Does this apply to you?
Unpaid volunteers and interns are becoming the modern-day equivalent of entry-level employees, except that employers are not paying them for the many hours they work. The practice of classifying employees as “volunteers” to avoid paying wages runs afoul of federal and state wage and hour laws, which require employers to pay all workers whom they “suffer or permit” the minimum wage and overtime. Employers’ failure to compensate volunteers for their work, and the prevalence of the practice nationwide, curtails opportunities for employment, fosters class divisions between those who can afford to work for no wage and those who cannot, and indirectly contributes to rising unemployment.
According to the U.S. Department of Labor, the Fair Labor Standards Act (“FLSA”) prohibits for-profit, private sector employers from relying on unpaid labor. Even one of the country’s most well-respected labor and employment law-firms advised its own clients and the public that “[u]nder no circumstance will an individual be deemed a ‘volunteer’ when providing services to private, for-profit employers.” Proskauer Rose LLP, June 2011 Employment Law Counseling & Training Newsletter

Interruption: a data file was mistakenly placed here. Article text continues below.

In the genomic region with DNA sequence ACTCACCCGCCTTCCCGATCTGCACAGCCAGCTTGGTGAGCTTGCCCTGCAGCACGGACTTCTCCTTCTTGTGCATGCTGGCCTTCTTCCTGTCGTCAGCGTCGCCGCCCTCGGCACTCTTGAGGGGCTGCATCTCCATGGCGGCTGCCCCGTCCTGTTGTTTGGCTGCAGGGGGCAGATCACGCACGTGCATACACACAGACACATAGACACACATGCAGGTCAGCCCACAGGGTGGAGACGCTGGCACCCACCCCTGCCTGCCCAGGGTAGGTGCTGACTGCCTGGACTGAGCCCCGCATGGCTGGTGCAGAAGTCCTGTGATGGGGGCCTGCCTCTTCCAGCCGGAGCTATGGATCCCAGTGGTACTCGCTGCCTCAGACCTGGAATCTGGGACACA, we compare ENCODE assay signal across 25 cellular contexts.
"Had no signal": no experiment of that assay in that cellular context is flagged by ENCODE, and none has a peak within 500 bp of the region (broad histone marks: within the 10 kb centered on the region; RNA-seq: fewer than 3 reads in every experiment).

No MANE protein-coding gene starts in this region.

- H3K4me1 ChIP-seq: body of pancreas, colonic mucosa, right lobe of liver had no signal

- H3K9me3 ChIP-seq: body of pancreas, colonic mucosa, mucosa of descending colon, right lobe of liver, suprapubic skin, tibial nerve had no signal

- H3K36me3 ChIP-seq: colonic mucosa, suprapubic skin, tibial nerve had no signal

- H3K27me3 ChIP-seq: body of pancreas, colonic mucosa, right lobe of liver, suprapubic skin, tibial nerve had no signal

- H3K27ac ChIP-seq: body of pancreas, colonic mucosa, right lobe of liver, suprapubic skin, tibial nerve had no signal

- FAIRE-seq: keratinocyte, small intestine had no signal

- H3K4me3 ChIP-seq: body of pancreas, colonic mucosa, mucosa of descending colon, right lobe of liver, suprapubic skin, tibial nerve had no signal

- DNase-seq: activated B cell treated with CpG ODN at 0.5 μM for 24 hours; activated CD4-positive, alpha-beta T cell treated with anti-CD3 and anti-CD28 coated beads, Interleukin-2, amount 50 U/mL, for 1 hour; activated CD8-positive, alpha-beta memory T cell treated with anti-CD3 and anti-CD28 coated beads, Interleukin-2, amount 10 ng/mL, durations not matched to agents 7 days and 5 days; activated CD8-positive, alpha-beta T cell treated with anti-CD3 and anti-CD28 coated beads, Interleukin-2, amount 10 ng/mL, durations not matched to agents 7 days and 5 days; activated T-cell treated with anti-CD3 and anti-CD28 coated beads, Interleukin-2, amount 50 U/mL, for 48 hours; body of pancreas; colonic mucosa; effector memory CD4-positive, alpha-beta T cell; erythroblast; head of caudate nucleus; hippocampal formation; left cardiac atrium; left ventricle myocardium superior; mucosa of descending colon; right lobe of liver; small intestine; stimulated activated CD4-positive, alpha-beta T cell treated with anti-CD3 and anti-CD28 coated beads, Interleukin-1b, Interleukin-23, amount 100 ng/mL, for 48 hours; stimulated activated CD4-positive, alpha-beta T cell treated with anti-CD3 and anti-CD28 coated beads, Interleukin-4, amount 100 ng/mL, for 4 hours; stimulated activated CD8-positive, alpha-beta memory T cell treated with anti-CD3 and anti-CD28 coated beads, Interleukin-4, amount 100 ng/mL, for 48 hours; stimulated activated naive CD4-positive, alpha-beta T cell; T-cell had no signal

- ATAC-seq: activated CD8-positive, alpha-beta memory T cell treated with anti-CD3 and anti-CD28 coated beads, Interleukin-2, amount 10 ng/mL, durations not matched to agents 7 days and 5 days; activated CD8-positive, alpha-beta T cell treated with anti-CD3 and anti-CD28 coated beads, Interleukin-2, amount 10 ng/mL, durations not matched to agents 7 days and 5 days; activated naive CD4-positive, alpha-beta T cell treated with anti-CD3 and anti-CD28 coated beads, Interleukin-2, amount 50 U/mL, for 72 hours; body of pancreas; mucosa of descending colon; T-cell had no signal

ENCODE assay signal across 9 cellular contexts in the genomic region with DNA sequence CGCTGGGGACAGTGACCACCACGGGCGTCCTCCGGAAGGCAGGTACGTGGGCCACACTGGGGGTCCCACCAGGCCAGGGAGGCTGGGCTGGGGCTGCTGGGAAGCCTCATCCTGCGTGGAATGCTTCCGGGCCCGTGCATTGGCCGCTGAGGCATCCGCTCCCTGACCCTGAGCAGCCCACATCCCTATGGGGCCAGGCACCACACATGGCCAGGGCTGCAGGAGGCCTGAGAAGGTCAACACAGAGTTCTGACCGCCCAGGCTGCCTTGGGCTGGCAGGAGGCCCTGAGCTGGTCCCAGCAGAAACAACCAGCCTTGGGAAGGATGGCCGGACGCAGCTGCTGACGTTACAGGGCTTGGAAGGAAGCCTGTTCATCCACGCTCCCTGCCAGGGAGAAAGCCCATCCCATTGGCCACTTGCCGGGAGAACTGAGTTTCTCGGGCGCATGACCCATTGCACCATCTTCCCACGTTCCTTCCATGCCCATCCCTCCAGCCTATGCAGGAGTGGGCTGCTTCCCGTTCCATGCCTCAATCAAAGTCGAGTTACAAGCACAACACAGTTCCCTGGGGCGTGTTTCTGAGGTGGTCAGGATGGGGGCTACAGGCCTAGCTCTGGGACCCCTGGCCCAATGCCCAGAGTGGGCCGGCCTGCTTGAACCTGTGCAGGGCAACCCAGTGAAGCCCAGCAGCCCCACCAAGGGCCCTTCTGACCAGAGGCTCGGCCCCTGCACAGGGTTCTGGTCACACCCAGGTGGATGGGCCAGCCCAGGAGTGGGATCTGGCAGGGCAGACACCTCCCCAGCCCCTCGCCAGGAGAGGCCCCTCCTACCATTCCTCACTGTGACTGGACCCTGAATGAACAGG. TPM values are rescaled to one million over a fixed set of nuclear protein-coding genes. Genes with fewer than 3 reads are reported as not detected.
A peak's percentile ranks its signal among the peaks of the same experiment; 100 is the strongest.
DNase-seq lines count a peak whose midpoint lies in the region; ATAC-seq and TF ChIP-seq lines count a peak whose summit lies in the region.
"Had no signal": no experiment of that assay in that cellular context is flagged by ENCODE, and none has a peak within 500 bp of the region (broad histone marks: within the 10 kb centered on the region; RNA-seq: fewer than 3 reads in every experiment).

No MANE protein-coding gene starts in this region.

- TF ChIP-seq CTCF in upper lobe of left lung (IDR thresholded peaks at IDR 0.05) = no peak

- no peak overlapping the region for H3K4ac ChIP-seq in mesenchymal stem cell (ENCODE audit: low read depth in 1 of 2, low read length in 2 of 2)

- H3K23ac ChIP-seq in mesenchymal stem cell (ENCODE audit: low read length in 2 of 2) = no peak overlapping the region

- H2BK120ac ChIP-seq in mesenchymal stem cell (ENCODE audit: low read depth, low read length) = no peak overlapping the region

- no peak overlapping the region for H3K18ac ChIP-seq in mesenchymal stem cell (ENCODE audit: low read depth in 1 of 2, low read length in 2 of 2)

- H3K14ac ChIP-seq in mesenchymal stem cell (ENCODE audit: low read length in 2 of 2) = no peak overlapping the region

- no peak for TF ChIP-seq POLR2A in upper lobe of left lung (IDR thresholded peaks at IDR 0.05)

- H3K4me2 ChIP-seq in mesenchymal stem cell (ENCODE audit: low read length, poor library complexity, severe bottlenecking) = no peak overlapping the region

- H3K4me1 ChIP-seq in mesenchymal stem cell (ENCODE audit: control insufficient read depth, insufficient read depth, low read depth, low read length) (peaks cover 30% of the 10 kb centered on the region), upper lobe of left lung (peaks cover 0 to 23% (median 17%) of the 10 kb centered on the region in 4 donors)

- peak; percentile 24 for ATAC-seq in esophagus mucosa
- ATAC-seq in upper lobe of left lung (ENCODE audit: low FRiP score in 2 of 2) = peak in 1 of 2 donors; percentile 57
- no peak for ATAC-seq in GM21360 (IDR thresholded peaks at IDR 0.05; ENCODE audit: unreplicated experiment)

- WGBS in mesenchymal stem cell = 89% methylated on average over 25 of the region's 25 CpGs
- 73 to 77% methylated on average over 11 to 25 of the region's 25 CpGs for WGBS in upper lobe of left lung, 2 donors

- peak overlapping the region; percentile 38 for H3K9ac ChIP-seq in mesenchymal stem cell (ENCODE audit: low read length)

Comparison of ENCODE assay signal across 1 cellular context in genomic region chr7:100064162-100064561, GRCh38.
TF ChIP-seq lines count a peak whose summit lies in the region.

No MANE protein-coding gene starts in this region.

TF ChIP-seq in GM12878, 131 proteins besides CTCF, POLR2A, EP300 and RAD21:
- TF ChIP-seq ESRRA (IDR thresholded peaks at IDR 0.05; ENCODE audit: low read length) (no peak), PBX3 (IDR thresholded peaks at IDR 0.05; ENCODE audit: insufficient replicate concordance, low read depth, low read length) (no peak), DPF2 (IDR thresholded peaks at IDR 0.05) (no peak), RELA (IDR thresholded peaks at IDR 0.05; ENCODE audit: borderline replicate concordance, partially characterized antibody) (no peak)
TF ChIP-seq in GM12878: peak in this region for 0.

By contrast, individuals who volunteer or donate their services, usually on a part-time basis, for public service, religious or humanitarian objectives, not as employees and without contemplation of pay, are not considered employees of the religious, charitable or similar non-profit organizations that receive their service. Outten & Golden LLP is committed to ensuring that so-called “volunteers” for for-profit employers are fairly compensated for their work. To learn more about our class action litigation on behalf of unpaid workers, please peruse the information in the case-specific tabs above, or contact us directly.